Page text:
Tuesday features both the 11 am swearing-in of the Governor and Lieutenant Governor and tonight’s Inaugural Ball on Wilmington’s riverfront at 7 p.m. Doing the math, I predict that nothing of note will happen during today’s session, save perhaps the introduction of a bill or two. Neither the House nor the Senate has posted an Agenda for today.
Senate Labor Committee : This one’s so important, they’re doing it on Tuesday, as in today. SB 3(Marshall), which would require legislative approval before the Diamond State Port Corporation ‘would transfer, sell, privatize, or lease all or substantially all of the Port of Wilmington to a single entity, or to a related group of entities.’ If this ends up on Wednesday or Thursday’s agenda, it means that bill supporters are trying to fast-track this through the General Assembly before they break for Joint Finance Committee hearings at the end of the month. Good. Wonder if the House will go along…
House Economic Development/Banking/Insurance/Commerce Committee: HB 16(Carson). Cut through the confusing verbiage of the synopsis, and what you have is a bill seemingly designed with Firefly in mind. To make it (more) alcohol user-friendly. And lucrative. Could do more than that, though. Looks like they’re trying to cherry-pick events from other states by using this loophole. If, indeed, there’s a loophole. Synopsis is full of confusing verbiage. Or did I write that already?
House House Administration Committee: No, not a typo, at least not by me, that’s the committee name, according to the House House. Here is tomorrow’s committee agenda. What stands out is what’s not there. First of all, you’ve got a bill that hasn’t even been introduced yet that will be on the agenda. That does not, IMHO constitute proper notice to the public. We know that it has something to do with ‘abandoned or unclaimed property’. That’s all we know. Maybe a ‘Storage Wars Delaware’ is in our future? Probably not. Introducing and acting on a bill in committee w/o proper public notice is bad form, especially since this committee is comprised of House leadership. In contrast, while two bills that were pre-filed last week are on the agenda, one is not. If you guessed that the one that is not is this one, you’d be correct. I’m sure it’s mere coincidence.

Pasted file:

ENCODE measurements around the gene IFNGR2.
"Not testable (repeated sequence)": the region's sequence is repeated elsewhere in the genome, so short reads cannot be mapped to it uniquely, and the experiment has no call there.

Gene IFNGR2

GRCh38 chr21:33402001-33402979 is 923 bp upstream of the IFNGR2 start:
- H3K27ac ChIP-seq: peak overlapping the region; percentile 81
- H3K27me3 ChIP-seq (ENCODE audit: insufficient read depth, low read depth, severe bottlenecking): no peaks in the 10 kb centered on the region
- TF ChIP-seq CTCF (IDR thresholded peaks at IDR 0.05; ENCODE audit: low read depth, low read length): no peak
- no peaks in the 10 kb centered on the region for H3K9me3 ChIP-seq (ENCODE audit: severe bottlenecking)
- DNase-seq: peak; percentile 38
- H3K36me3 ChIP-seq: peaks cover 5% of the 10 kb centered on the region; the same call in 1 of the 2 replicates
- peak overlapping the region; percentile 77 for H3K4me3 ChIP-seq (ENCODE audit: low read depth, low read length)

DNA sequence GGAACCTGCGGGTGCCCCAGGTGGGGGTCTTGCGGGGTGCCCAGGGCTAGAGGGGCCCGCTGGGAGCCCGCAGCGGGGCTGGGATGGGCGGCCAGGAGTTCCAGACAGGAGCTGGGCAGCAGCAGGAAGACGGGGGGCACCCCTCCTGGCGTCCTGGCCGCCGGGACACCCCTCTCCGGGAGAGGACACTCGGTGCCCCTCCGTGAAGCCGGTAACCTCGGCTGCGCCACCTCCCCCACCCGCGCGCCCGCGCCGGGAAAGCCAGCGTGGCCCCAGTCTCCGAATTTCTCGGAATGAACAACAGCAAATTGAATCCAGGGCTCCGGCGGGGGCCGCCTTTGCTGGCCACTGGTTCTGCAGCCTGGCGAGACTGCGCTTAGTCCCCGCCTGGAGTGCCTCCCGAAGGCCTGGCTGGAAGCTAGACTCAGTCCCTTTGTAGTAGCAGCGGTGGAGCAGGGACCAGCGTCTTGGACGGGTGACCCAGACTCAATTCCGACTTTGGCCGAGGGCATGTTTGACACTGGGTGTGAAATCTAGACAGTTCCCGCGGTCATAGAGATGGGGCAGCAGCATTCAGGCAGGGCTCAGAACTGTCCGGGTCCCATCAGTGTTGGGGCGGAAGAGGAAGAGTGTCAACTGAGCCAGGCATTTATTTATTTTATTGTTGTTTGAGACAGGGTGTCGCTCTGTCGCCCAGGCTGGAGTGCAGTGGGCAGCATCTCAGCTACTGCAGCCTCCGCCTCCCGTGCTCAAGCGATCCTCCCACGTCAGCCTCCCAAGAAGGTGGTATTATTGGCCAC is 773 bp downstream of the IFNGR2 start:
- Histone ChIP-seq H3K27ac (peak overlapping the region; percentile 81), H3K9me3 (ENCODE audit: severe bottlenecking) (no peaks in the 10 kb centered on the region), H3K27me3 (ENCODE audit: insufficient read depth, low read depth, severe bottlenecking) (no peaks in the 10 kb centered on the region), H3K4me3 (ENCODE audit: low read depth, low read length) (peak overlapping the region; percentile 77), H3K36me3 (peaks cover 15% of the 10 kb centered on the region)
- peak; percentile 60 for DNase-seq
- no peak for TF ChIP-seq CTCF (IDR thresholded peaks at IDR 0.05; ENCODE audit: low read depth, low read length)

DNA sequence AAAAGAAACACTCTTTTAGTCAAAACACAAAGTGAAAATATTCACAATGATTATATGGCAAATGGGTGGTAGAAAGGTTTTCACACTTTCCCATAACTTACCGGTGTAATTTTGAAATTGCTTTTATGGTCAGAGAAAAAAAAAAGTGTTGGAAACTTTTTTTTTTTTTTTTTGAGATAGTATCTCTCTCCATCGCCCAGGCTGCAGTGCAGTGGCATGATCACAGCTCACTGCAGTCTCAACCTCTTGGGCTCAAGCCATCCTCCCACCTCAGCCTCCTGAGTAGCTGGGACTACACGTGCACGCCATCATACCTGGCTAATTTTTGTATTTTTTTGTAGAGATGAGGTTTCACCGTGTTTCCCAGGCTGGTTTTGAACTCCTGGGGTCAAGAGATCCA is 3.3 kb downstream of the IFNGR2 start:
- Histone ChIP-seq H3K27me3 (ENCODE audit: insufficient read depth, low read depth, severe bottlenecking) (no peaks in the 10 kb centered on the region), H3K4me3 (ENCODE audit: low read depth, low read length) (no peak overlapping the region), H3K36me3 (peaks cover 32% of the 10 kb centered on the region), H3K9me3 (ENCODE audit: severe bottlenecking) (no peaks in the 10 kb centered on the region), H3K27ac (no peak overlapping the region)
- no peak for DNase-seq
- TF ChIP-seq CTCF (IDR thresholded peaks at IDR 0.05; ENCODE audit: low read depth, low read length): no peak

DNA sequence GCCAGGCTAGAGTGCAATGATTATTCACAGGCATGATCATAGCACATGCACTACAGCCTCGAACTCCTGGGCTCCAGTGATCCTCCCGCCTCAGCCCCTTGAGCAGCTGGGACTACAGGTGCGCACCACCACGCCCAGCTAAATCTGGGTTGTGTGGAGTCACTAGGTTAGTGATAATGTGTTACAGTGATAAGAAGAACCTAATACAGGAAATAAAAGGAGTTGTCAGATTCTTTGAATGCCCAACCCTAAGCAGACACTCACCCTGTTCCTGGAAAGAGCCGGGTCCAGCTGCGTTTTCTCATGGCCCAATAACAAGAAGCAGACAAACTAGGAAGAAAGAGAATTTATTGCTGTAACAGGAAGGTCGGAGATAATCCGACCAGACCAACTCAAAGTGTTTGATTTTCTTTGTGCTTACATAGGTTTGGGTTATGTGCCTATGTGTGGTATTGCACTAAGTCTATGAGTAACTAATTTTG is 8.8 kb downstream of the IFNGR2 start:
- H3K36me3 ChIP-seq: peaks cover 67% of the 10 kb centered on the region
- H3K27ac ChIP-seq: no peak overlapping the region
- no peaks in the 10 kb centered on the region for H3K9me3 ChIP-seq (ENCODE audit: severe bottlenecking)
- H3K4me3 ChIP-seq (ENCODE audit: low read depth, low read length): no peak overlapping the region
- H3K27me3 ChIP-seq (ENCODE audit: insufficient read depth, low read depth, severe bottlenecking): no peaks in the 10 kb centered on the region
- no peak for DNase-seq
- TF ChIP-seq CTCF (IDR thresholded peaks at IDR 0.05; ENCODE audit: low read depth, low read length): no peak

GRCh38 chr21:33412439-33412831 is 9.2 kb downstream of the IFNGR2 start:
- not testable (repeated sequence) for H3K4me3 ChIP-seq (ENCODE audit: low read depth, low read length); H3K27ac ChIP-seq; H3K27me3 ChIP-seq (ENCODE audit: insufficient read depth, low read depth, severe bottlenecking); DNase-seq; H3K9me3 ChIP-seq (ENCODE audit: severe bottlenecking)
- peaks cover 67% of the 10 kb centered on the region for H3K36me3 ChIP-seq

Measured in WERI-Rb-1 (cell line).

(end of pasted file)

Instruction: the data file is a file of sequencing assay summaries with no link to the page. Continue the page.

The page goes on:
The big event of the week takes place on Thursday as Governor Jack Markell gives his State of the State Address. No doubt he’ll talk about gun control, climate change (don’t you wish every state was working with climatologists on the obvious impact of climate change on their respective states?), and education. I suspect that this governor will also sound the call for marriage equality. I will be listening closely to see whether he provides any message of hope to working people. A minimum wage increase, perhaps. And/or economic justice for exploited workers at big box stores and conglomo glop shop chain restaurants. I doubt that we’ll hear anything about tax increases or belt-tightening, as that will likely be reserved for his Budget Address, one week hence. But it’s always possible.
This is a big week as, in large part, the State of the State sets most of the legislative agenda for the year. So, yes(!), I’ll be back with updates throughout the week.
Oh, and I’ll be talking about all this and more on today’s Al Mascitti Show, 10 am to 12 noon, WDEL-1150 on your AM dial.